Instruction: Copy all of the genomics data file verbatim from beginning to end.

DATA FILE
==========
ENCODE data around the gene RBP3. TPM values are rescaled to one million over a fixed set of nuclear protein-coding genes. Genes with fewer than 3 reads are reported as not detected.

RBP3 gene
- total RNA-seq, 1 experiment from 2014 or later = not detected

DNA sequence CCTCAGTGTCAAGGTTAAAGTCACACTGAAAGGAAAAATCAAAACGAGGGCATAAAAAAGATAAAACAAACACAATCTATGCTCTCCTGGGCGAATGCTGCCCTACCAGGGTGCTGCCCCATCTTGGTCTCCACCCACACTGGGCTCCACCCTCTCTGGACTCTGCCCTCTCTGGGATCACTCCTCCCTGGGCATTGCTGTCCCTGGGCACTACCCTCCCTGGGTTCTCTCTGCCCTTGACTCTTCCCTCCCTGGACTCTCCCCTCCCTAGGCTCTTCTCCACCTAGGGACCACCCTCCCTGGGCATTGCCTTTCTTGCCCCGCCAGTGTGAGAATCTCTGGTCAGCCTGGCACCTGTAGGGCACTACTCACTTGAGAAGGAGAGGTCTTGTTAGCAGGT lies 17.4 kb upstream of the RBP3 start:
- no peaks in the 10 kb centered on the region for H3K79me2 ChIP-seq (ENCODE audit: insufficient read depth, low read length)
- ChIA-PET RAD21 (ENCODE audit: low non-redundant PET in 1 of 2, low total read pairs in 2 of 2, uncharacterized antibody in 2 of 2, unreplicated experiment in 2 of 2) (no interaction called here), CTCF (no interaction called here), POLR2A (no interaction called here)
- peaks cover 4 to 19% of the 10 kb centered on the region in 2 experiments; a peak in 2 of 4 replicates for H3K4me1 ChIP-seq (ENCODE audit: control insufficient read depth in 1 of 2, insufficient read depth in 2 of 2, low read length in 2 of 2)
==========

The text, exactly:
ENCODE data around the gene RBP3. TPM values are rescaled to one million over a fixed set of nuclear protein-coding genes. Genes with fewer than 3 reads are reported as not detected.

RBP3 gene
- total RNA-seq, 1 experiment from 2014 or later = not detected

DNA sequence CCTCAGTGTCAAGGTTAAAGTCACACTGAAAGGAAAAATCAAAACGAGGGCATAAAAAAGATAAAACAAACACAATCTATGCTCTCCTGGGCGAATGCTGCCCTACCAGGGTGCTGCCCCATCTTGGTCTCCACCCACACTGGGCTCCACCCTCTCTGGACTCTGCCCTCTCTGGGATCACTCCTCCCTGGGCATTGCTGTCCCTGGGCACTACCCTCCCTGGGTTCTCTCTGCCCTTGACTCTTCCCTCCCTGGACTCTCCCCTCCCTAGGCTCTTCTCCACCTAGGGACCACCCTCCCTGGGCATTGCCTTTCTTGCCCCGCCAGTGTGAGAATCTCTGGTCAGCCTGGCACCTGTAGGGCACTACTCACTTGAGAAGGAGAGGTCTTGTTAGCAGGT lies 17.4 kb upstream of the RBP3 start:
- no peaks in the 10 kb centered on the region for H3K79me2 ChIP-seq (ENCODE audit: insufficient read depth, low read length)
- ChIA-PET RAD21 (ENCODE audit: low non-redundant PET in 1 of 2, low total read pairs in 2 of 2, uncharacterized antibody in 2 of 2, unreplicated experiment in 2 of 2) (no interaction called here), CTCF (no interaction called here), POLR2A (no interaction called here)
- peaks cover 4 to 19% of the 10 kb centered on the region in 2 experiments; a peak in 2 of 4 replicates for H3K4me1 ChIP-seq (ENCODE audit: control insufficient read depth in 1 of 2, insufficient read depth in 2 of 2, low read length in 2 of 2)